Fourteen residents of Riverside Health & Rehabilitation Center in Danville have died after previously testing positive for COVID-19, administrator Adam Wiley told the Danville Register & Bee on Wednesday.
There are 25 patients being treated at the center and four in the hospital who tested positive for the virus, Wiley wrote in an email. A total of 36 have recovered.
Seven staff members are also positive, and Wiley noted 21 had recovered.
"I would like to thank our dedicated staff for their tireless efforts," Wiley wrote. "I would also like to thank the Danville Health Department for their collaboration with our clinical team."
Overall, two more deaths in Danville from COVID-19, the illness caused by the coronavirus, were recorded in Wednesday's update by the Virginia Department of Health. Of the 29 total deaths in the Danville/Pittsylvania County District, three are classified as probable, meaning someone was showing the signs of the illness and came in contact with someone else who tested positive.
According to demographic data, those two deaths were a man and a woman older than 80, although it's not clear when those two deaths occurred. State health officials have noted a lag in receiving death certificates, which then are used to enter information into a statewide database.
Although Wiley reported 14 deaths, the Virginia Long-Term Task Force's website lists only six fatalities and 47 total cases at Riverside, which is one of three long-term care facilities in Danville currently experiencing an outbreak of COVID-19. Roman Eagle Memorial Home has 52 cases, according to online data, and no deaths listed. Brookdale Danville Piedmont, a facility that also experienced an outbreak in April, doesn't have any cases or deaths listed for its latest outbreak, which was reported Sept. 6.
"It is often difficult to discern which contributing factors may have caused a death, compared to those deaths that have been directly attributed to the virus," Wiley wrote. "The loss of these lives has been hard for our community and we continue to mourn with their families."
Across its two campuses in Danville and Martinsville, Sovah Health reported a total of about 30 COVID-19 patients on Wednesday. About 20 of those patients are in Sovah Health-Danville. These numbers roughly mirror an update provided on Sept. 2.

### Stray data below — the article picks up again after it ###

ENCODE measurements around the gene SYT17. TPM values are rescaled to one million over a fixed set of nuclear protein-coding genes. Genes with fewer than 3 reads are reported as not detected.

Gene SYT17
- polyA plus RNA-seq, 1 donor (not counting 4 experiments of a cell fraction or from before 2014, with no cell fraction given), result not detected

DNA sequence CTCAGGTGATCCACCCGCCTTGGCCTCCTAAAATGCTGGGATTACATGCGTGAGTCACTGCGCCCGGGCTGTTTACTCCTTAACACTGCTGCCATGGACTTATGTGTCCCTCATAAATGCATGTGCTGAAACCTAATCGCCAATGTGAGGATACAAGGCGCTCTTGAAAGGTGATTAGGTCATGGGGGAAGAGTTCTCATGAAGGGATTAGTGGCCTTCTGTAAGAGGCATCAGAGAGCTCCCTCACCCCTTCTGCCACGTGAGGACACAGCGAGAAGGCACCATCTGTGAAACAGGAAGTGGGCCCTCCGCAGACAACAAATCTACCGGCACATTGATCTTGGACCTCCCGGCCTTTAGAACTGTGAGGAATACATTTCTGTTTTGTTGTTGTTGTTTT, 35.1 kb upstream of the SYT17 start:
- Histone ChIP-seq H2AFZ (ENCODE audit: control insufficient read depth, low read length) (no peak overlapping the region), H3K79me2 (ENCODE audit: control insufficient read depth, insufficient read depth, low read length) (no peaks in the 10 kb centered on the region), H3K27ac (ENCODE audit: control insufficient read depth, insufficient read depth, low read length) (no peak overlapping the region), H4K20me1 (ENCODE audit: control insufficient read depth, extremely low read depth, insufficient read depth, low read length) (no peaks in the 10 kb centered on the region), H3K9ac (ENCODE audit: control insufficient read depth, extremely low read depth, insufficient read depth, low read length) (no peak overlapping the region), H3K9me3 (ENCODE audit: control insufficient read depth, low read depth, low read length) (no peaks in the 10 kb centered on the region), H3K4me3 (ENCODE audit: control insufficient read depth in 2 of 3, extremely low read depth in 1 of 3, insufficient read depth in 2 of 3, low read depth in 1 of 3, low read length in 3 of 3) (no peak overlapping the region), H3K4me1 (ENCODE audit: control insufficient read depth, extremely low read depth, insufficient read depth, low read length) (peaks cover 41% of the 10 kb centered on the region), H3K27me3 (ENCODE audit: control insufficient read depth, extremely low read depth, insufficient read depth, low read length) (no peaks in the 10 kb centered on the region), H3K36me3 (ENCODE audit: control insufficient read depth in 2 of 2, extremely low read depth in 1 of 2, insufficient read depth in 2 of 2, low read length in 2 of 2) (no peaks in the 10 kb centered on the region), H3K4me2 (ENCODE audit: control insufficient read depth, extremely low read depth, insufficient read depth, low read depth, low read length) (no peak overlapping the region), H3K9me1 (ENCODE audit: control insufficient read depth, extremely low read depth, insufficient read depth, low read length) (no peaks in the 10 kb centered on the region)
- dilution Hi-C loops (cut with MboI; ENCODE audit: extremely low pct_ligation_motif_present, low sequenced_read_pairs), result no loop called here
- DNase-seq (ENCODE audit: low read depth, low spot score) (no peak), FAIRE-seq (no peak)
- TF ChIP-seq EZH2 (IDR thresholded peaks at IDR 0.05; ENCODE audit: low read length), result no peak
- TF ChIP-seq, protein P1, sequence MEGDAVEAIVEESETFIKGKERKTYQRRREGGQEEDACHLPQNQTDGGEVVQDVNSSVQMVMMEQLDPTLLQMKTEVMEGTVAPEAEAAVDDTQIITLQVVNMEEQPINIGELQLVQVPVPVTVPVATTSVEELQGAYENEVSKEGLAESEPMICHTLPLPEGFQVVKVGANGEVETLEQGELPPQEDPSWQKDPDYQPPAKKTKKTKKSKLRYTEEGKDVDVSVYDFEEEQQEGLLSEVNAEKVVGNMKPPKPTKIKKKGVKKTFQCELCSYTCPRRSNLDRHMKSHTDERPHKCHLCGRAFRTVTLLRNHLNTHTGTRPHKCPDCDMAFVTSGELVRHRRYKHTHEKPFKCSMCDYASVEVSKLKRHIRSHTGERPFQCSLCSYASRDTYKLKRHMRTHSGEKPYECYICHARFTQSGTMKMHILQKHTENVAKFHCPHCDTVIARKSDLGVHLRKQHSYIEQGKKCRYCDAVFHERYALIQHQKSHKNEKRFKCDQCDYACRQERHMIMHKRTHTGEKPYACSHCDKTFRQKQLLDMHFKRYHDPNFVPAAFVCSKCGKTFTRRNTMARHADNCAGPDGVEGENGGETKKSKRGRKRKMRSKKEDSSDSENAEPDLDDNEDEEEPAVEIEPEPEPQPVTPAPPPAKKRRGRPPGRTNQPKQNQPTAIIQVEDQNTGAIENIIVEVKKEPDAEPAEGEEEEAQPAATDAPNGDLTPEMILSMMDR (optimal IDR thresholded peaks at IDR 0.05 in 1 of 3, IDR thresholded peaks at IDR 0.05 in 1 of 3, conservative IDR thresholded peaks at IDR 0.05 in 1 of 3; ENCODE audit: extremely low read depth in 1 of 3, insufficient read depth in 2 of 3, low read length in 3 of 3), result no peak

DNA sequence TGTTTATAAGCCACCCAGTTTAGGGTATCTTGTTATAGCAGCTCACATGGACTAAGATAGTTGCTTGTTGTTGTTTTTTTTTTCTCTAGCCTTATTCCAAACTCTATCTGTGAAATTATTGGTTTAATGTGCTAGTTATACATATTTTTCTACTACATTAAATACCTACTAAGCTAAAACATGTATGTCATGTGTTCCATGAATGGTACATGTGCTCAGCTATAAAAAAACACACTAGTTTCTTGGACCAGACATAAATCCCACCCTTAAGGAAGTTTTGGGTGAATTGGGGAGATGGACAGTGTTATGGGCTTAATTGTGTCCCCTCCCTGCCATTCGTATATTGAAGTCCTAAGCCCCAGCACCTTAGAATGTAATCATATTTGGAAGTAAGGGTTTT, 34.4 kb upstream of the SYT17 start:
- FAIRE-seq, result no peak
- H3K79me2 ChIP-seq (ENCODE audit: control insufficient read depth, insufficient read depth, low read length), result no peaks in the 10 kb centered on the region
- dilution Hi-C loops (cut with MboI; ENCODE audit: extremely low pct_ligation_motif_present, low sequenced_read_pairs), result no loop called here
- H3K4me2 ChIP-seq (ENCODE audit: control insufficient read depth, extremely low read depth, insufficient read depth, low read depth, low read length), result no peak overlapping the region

As of Wednesday, the Pittsylvania-Danville Health District has amounted 1,704 cases — 783 in Danville and 921 in Pittsylvania County. That breaks down to about 20 new cases reported daily, according to health department data, compared to about 30 cases a day in early August.
Given the slight decrease in COVID-19 cases in the region since a surge in early summer, Sovah Health has eased more restrictions. The hospital now allows one well visitor in the emergency department, a news release reported Wednesday. However, if that patient needs to be admitted, visitors are not allowed to accompany that patient to the inpatient unit, which is currently under a limited-visitation policy.
When asked if any of the patients at Sovah Health-Danville are associated with current outbreaks, spokesperson Kelly Fitzgerald said she could not comment.
"We are unable to provide specific details about patients treated in our facilities," she wrote in an email to the Register & Bee.
Because of the high level of COVID-19 in the community, Wiley said his facility is testing all staff members twice a week and residents once a week. It's based on new guidance to test patients and staff to coincide with the local prevalence rate, which Wiley said was classified at 16.3%
"The Centers for Medicare and Medicaid Services has noted such strong correlation between community prevalence and cases found in Skilled Nursing Facilities that they have issued new guidance for Skilled Nursing Facilities to test patients and staff at a specified frequency based on their local prevalence rate," Wiley said.
Questions to the VDH concerning procedures for long-term care facilities experiencing outbreaks were not answered by late Wednesday afternoon.
"It is important to remember that as difficult as this disease is to treat in some instances, the vast majority of individuals who test positive ultimately recover," Wiley said.
He stressed that the "number one correlation between nursing facilities and COVID-19 outbreaks is the level of community spread." He urged residents to take all recommended precautions and to wear masks.
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